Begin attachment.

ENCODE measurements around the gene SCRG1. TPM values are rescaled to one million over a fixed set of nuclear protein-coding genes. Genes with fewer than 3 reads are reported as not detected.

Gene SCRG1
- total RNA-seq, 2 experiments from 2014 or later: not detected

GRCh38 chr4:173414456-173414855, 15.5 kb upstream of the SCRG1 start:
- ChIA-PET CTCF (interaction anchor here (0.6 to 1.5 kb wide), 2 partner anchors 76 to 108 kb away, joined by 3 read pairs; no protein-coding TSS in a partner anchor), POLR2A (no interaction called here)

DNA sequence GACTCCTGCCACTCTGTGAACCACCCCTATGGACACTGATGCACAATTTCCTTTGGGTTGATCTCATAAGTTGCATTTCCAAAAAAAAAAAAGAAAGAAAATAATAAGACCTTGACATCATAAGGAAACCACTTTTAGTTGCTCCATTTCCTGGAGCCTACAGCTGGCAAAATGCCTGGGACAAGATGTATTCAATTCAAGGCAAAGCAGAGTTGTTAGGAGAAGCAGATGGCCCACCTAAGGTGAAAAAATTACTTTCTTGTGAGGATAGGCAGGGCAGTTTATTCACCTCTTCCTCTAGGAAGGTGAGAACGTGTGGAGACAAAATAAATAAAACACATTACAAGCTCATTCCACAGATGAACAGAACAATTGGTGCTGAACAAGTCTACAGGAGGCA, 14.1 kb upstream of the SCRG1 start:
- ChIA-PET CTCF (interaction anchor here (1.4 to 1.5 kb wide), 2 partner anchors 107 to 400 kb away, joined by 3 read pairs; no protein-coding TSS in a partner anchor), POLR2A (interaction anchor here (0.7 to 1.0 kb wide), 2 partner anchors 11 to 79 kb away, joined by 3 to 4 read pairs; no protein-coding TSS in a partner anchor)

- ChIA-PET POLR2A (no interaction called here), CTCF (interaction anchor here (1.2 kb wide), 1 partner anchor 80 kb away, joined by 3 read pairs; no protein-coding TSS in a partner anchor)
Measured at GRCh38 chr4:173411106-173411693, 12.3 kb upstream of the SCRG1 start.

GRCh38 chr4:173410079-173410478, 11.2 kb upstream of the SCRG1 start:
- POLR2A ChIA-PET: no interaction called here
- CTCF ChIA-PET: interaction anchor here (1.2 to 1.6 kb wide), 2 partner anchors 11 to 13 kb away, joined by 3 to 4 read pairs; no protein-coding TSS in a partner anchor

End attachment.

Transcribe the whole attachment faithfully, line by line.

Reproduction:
ENCODE measurements around the gene SCRG1. TPM values are rescaled to one million over a fixed set of nuclear protein-coding genes. Genes with fewer than 3 reads are reported as not detected.

Gene SCRG1
- total RNA-seq, 2 experiments from 2014 or later: not detected

GRCh38 chr4:173414456-173414855, 15.5 kb upstream of the SCRG1 start:
- ChIA-PET CTCF (interaction anchor here (0.6 to 1.5 kb wide), 2 partner anchors 76 to 108 kb away, joined by 3 read pairs; no protein-coding TSS in a partner anchor), POLR2A (no interaction called here)

DNA sequence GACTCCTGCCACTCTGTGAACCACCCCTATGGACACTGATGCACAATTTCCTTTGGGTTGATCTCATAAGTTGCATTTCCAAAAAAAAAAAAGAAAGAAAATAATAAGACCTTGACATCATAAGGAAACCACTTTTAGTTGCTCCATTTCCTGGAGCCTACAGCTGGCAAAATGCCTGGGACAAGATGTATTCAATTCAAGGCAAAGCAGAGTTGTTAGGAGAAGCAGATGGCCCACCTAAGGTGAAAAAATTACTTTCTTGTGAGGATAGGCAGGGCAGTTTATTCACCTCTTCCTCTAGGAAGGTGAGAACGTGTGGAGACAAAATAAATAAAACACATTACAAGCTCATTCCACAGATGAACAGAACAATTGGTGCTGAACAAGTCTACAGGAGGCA, 14.1 kb upstream of the SCRG1 start:
- ChIA-PET CTCF (interaction anchor here (1.4 to 1.5 kb wide), 2 partner anchors 107 to 400 kb away, joined by 3 read pairs; no protein-coding TSS in a partner anchor), POLR2A (interaction anchor here (0.7 to 1.0 kb wide), 2 partner anchors 11 to 79 kb away, joined by 3 to 4 read pairs; no protein-coding TSS in a partner anchor)

- ChIA-PET POLR2A (no interaction called here), CTCF (interaction anchor here (1.2 kb wide), 1 partner anchor 80 kb away, joined by 3 read pairs; no protein-coding TSS in a partner anchor)
Measured at GRCh38 chr4:173411106-173411693, 12.3 kb upstream of the SCRG1 start.

GRCh38 chr4:173410079-173410478, 11.2 kb upstream of the SCRG1 start:
- POLR2A ChIA-PET: no interaction called here
- CTCF ChIA-PET: interaction anchor here (1.2 to 1.6 kb wide), 2 partner anchors 11 to 13 kb away, joined by 3 to 4 read pairs; no protein-coding TSS in a partner anchor